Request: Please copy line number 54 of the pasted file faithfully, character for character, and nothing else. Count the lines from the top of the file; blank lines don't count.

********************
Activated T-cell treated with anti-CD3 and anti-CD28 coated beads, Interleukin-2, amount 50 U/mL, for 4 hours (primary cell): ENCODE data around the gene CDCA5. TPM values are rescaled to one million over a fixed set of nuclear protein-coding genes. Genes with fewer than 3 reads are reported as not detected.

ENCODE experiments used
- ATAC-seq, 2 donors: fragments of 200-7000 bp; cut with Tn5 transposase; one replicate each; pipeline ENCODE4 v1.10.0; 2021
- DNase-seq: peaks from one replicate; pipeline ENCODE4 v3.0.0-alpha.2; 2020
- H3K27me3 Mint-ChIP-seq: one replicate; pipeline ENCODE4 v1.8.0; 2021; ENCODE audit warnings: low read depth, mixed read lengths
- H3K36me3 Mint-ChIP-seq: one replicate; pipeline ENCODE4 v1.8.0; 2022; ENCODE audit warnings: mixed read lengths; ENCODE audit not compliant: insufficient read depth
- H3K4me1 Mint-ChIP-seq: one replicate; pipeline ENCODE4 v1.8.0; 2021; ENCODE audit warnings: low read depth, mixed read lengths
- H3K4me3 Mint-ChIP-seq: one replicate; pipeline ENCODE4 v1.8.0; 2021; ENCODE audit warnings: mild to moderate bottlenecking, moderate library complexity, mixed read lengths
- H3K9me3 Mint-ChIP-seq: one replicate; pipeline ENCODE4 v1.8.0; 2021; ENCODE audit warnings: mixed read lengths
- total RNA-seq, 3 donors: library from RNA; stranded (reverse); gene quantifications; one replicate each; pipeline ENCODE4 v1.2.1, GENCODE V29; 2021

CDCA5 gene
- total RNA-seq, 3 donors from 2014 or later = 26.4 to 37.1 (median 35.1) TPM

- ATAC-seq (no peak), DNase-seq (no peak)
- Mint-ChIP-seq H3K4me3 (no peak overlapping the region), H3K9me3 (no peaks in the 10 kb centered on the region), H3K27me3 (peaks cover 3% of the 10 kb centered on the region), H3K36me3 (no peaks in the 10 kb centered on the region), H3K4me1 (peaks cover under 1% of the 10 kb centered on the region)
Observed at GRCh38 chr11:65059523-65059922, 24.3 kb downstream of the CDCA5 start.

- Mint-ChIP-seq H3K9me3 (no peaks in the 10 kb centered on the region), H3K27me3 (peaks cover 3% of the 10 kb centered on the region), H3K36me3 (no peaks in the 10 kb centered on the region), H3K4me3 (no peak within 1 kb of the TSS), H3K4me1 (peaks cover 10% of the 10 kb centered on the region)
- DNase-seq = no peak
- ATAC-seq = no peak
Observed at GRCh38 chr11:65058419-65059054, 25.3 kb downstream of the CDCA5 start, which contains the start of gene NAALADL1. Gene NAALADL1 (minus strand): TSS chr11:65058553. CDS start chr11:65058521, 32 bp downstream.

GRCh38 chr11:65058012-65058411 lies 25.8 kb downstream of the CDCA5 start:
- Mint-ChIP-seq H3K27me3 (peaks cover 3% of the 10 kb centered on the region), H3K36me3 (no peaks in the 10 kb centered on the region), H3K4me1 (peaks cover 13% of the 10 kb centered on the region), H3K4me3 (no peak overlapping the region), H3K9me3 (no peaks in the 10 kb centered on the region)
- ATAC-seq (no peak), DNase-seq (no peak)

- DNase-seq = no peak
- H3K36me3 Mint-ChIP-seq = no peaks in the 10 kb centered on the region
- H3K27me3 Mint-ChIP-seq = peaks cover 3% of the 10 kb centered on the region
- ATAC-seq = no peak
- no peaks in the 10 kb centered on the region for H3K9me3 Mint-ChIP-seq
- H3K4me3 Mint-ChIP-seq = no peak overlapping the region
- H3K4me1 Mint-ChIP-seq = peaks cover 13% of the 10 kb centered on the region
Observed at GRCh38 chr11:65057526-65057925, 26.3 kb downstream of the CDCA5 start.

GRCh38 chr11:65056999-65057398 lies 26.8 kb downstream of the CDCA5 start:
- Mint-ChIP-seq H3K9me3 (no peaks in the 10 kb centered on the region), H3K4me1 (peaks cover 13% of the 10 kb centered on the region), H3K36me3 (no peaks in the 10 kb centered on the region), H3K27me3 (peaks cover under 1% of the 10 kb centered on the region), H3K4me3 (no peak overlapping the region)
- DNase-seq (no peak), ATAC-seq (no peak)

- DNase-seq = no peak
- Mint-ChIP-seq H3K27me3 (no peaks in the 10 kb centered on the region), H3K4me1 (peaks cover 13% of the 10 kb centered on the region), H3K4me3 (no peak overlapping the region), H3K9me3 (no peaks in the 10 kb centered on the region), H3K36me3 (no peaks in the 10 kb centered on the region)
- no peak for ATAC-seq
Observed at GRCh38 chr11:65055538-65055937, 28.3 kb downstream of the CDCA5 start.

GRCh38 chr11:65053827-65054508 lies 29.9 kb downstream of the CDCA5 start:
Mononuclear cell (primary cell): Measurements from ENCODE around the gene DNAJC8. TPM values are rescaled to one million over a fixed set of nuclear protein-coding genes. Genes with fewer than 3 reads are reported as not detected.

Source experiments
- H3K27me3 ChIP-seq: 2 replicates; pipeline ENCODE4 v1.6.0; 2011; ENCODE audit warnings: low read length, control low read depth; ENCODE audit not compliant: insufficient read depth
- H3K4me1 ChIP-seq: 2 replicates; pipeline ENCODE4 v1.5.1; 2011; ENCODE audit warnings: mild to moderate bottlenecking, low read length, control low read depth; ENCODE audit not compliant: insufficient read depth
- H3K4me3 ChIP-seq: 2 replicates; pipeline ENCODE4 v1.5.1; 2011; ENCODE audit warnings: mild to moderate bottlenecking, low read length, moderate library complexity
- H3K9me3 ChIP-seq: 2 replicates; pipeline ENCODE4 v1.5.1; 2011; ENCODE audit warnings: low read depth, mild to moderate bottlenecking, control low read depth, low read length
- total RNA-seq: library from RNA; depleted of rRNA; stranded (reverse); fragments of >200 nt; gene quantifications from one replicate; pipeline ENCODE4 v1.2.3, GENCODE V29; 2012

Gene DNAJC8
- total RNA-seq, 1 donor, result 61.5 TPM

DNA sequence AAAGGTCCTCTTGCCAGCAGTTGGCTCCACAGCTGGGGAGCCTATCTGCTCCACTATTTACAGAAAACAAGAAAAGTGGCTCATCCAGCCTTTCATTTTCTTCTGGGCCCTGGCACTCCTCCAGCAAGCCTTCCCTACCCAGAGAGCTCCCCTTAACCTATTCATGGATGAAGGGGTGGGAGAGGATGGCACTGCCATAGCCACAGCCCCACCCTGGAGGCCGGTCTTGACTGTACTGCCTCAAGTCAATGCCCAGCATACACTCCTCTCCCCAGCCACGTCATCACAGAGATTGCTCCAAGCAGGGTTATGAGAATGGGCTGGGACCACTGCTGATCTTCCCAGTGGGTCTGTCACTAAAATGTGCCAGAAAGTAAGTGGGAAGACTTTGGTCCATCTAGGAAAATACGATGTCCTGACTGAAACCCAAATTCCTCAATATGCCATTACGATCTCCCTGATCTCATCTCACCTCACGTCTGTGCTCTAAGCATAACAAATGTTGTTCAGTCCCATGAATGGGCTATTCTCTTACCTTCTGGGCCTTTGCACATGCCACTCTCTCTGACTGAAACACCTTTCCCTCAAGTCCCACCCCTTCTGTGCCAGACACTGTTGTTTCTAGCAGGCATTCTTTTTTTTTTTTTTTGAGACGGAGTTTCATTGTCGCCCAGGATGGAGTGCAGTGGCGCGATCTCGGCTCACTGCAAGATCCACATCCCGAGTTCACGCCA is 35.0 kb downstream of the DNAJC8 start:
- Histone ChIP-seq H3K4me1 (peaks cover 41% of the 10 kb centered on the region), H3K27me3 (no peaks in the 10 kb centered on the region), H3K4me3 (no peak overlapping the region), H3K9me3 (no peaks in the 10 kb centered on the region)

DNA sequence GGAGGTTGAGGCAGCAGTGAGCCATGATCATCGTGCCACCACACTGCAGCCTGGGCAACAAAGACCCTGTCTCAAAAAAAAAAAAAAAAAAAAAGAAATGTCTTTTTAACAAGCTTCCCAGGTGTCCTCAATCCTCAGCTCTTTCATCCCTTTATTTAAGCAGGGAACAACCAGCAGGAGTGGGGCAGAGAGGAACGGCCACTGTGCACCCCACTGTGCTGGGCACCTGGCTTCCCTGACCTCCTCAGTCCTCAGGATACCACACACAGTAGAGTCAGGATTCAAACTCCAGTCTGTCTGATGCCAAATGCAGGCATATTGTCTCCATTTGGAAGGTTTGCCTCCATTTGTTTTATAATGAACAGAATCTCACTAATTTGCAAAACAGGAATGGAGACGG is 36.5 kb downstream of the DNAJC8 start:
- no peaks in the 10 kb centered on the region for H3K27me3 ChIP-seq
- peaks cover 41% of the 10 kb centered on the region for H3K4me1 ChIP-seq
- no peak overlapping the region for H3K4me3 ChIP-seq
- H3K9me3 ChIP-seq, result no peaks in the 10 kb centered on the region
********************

- H3K9me3 ChIP-seq, result no peaks in the 10 kb centered on the region